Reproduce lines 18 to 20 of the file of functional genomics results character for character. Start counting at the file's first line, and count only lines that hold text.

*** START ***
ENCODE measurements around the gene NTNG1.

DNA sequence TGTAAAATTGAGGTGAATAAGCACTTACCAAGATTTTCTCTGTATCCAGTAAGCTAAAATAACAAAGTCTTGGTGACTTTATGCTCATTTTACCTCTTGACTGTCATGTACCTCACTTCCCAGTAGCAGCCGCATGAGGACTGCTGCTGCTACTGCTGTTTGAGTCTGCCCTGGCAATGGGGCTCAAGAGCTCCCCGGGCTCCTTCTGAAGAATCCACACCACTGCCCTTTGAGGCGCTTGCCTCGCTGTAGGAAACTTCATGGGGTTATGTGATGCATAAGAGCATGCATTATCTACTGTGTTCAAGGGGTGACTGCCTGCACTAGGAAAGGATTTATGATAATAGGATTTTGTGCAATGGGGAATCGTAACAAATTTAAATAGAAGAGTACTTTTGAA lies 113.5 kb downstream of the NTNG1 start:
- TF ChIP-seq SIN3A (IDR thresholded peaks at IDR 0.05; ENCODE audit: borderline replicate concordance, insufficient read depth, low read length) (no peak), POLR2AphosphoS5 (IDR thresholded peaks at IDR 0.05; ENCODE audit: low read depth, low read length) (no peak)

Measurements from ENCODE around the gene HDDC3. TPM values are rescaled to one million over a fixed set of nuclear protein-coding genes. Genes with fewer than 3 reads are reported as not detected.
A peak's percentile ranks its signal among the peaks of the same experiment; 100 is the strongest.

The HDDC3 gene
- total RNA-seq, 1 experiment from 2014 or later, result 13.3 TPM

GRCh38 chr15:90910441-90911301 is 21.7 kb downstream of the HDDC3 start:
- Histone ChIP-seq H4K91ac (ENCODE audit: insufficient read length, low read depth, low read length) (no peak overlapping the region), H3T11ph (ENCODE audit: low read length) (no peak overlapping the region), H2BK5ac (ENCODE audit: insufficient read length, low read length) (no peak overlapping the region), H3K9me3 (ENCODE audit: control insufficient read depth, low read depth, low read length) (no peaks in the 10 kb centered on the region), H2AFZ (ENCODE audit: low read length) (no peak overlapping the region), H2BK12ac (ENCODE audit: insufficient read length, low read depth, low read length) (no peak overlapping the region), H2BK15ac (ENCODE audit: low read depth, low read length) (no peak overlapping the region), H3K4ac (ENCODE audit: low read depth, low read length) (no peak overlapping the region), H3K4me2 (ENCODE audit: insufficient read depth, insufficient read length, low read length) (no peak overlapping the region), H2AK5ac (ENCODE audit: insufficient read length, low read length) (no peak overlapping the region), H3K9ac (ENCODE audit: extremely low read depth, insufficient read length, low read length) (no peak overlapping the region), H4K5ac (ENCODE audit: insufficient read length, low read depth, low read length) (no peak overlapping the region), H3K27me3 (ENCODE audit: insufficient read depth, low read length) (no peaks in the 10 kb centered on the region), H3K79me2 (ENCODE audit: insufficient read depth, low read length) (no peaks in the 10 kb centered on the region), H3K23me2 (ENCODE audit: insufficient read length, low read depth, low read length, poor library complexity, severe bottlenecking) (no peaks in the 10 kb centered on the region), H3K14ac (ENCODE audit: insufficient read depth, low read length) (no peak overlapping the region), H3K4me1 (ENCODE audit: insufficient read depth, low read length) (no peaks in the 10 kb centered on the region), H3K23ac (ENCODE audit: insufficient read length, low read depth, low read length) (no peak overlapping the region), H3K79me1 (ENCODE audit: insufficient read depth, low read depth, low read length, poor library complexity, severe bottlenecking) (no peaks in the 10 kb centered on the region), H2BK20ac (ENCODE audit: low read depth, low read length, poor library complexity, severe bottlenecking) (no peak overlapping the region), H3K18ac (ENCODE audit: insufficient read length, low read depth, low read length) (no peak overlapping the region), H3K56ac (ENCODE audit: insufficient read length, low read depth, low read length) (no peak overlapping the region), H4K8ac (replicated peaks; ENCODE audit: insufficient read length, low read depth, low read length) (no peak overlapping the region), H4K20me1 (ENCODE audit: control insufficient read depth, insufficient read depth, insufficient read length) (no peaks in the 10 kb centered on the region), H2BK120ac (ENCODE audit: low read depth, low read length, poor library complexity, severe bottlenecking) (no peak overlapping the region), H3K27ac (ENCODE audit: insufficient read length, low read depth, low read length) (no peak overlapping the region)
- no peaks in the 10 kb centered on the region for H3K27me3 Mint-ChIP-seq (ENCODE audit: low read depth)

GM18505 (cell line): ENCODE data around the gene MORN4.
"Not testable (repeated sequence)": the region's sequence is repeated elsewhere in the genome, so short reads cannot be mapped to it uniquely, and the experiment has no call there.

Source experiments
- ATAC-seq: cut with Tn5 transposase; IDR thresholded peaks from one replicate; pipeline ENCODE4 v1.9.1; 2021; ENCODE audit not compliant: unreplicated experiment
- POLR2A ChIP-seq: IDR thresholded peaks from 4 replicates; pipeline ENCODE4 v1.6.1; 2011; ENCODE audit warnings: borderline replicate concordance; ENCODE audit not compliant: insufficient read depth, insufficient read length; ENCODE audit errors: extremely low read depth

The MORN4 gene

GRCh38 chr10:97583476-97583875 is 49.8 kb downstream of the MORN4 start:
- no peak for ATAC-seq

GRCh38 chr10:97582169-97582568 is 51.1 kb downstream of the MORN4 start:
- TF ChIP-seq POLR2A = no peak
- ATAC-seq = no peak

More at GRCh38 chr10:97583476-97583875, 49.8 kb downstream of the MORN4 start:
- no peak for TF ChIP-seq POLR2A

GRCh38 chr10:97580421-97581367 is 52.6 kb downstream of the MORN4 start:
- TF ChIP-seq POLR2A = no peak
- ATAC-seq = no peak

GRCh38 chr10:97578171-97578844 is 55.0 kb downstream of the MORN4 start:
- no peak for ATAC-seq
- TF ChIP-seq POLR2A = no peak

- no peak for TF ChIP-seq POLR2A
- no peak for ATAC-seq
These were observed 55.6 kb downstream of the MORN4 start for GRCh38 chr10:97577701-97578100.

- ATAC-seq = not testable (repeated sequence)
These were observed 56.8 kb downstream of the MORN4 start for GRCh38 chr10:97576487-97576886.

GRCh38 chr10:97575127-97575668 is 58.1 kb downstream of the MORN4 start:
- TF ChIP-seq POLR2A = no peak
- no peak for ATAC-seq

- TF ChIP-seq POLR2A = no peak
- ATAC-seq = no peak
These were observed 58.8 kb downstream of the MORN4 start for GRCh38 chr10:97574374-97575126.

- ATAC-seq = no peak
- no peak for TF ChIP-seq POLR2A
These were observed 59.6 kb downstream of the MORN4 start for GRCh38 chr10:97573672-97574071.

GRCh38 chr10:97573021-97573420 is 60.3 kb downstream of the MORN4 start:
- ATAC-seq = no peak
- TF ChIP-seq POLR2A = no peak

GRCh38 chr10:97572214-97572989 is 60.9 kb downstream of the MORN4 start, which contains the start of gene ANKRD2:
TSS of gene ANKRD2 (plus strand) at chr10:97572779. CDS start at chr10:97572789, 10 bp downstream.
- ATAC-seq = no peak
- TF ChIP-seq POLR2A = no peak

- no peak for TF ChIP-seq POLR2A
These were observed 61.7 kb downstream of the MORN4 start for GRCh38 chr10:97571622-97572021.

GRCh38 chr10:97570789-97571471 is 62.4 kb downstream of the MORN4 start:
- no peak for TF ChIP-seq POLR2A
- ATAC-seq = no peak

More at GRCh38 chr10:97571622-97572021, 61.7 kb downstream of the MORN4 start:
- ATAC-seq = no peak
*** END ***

- no peak for ATAC-seq

GRCh38 chr10:97582169-97582568 is 51.1 kb downstream of the MORN4 start:
- TF ChIP-seq POLR2A = no peak